How long? She can't tell. Maybe it does not make any different. Very few old people want to say it happened long time ago. I must have forgotten, they would say and the mere fact that it had been so long, they must remember how they started.
She takes a root of raspberry as she begins to plant it gently into a server.
Ms. Richfield: "Where is the beginning? There is no such thing. The beginning has nothing to do what we are and what we do. It strikes easily from where it is. The most important is where we'll begin if that chance of getting there has been broken."
However, like Ms. Richfield's hands. It was the beginning of an unsophisticated disease that has to do with the joins that in winter days squeezed her painfully and there was no joke or anything else to bring her deeply moment of life to a mold pleasure -- until this monstrous pain go away. I must say some arthritic nightmare, she says, shaking her head.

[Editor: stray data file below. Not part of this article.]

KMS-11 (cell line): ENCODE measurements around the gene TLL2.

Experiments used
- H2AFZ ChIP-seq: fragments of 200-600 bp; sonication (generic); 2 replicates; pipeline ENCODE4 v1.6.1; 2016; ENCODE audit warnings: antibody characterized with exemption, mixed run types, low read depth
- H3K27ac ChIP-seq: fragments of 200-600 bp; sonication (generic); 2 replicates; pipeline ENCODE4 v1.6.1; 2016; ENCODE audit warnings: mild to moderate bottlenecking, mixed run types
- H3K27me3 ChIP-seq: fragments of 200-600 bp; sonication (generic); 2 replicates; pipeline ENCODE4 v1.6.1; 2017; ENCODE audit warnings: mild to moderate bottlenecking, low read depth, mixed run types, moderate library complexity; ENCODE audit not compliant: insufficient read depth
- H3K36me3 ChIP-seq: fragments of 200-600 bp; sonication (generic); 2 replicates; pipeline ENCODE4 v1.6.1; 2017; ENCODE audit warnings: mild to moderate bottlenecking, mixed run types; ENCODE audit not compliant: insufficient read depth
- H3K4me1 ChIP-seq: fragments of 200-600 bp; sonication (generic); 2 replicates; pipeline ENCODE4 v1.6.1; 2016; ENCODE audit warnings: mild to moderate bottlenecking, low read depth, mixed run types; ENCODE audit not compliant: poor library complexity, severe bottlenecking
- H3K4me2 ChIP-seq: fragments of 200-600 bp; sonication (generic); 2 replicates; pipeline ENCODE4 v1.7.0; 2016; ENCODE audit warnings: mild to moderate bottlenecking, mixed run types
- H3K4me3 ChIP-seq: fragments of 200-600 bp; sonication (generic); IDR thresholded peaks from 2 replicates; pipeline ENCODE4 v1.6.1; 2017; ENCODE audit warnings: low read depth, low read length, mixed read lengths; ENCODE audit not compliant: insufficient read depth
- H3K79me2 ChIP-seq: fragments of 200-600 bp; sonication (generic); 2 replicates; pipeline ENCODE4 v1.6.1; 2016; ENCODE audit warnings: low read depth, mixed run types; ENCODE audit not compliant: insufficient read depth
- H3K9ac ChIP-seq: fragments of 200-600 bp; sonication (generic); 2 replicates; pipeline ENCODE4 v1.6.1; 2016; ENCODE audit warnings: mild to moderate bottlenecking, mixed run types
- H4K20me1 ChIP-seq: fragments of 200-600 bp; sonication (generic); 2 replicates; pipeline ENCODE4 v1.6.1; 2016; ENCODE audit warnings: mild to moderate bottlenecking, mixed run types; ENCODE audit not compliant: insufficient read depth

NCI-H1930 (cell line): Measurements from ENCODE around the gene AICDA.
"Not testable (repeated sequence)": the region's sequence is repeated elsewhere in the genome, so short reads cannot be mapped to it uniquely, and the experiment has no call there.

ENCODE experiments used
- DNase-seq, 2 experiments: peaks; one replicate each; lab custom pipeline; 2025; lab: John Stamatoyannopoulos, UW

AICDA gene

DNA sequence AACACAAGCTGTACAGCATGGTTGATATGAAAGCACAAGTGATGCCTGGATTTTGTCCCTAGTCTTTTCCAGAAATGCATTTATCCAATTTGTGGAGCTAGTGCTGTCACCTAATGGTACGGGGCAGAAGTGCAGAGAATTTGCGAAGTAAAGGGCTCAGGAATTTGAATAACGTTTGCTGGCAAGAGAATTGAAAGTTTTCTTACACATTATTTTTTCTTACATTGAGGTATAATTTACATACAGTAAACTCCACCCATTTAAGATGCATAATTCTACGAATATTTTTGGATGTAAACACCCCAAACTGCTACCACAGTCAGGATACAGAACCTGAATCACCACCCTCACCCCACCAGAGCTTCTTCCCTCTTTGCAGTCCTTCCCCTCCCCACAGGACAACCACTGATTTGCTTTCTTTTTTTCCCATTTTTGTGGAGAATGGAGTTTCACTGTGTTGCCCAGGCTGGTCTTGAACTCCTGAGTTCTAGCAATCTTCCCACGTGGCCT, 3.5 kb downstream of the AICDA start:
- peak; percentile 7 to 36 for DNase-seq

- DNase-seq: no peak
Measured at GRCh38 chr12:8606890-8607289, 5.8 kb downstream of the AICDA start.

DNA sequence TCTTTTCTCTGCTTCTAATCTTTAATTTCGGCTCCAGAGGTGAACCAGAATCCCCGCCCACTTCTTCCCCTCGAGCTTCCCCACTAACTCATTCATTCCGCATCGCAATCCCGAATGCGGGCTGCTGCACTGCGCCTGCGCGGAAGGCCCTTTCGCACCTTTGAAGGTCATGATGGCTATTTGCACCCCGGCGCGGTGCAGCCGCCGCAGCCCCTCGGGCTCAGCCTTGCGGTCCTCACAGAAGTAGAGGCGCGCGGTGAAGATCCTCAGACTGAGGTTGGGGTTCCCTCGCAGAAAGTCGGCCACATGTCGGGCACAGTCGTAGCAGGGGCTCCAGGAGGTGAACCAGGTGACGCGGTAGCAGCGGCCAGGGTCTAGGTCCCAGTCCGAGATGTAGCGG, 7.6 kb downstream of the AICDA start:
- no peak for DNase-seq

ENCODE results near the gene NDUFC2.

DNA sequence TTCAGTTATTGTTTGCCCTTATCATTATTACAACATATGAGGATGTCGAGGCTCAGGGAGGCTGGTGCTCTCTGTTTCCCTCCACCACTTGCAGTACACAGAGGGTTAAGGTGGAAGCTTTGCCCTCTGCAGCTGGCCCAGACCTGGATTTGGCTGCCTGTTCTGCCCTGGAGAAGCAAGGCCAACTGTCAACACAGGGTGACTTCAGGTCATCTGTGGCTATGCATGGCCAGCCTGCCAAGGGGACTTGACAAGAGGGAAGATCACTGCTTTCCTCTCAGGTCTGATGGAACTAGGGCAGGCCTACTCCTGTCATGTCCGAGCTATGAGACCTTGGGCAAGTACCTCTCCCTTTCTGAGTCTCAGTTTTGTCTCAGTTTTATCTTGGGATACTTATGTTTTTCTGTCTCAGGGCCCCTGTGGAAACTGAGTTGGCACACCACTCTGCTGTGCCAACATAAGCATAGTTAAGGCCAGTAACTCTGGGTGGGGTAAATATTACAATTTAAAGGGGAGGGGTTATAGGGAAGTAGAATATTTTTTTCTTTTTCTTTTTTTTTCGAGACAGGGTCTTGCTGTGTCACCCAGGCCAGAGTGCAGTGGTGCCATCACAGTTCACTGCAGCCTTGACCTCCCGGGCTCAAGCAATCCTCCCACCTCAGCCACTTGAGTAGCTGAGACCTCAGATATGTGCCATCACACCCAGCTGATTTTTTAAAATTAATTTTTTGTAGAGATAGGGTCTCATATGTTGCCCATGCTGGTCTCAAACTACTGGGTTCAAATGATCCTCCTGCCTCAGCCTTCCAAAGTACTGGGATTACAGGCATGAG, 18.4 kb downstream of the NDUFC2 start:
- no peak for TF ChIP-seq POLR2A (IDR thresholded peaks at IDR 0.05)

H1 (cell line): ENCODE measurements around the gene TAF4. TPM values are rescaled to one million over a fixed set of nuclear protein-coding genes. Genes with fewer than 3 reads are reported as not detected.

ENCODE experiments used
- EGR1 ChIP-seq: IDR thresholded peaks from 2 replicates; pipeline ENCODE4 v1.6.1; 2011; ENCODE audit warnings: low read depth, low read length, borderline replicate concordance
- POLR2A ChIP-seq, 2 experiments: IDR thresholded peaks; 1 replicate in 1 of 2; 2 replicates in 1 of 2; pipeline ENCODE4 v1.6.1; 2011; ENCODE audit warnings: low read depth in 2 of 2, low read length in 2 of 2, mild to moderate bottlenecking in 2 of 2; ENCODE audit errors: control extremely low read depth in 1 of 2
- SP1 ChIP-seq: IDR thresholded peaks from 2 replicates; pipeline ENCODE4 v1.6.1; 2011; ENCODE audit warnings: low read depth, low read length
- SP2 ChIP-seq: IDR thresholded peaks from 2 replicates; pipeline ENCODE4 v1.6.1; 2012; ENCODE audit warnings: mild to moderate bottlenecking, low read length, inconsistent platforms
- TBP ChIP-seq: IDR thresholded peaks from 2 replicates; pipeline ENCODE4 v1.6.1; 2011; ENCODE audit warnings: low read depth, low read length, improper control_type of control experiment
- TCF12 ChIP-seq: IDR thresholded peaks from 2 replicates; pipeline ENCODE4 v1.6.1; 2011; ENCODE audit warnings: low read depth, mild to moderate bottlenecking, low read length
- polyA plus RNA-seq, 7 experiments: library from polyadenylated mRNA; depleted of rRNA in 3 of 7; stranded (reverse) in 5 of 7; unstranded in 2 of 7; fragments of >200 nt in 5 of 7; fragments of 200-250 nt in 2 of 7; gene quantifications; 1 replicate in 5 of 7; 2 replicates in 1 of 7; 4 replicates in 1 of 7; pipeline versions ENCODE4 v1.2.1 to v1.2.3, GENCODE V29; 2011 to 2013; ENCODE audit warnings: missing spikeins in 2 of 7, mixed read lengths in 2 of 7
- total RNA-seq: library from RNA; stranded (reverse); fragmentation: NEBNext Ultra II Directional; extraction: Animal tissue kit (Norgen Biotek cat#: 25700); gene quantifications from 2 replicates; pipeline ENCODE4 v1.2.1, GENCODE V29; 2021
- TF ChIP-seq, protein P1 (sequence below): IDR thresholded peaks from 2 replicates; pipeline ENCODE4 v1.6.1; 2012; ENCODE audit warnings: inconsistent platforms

In the summer of the Californian weather, on March 18, 1907, this old woman was born. She does not understand why people emphasis too much it as a ritual of the dates they were born, especially when each one of us still have a beginning until we die. Every day is a season, she told me. One that each minute it is growing into "something" more solid or it will be the end of this beginning. One day, this young woman was unable to help her mother in the field or the simple round-to-round house's duty or to plant potatoes into the ground and pick up the eggs from the chicken house. Barely perceptible, unknown what wrong with her hands, day after day, night after night, this aliveness pain with the fear that she had wasted all her prays before God, she set herself out an abyss of wondering. She also tried to look at any site that she could die beautifully, focus nothing else than what she tried so hard to act as a normal kid.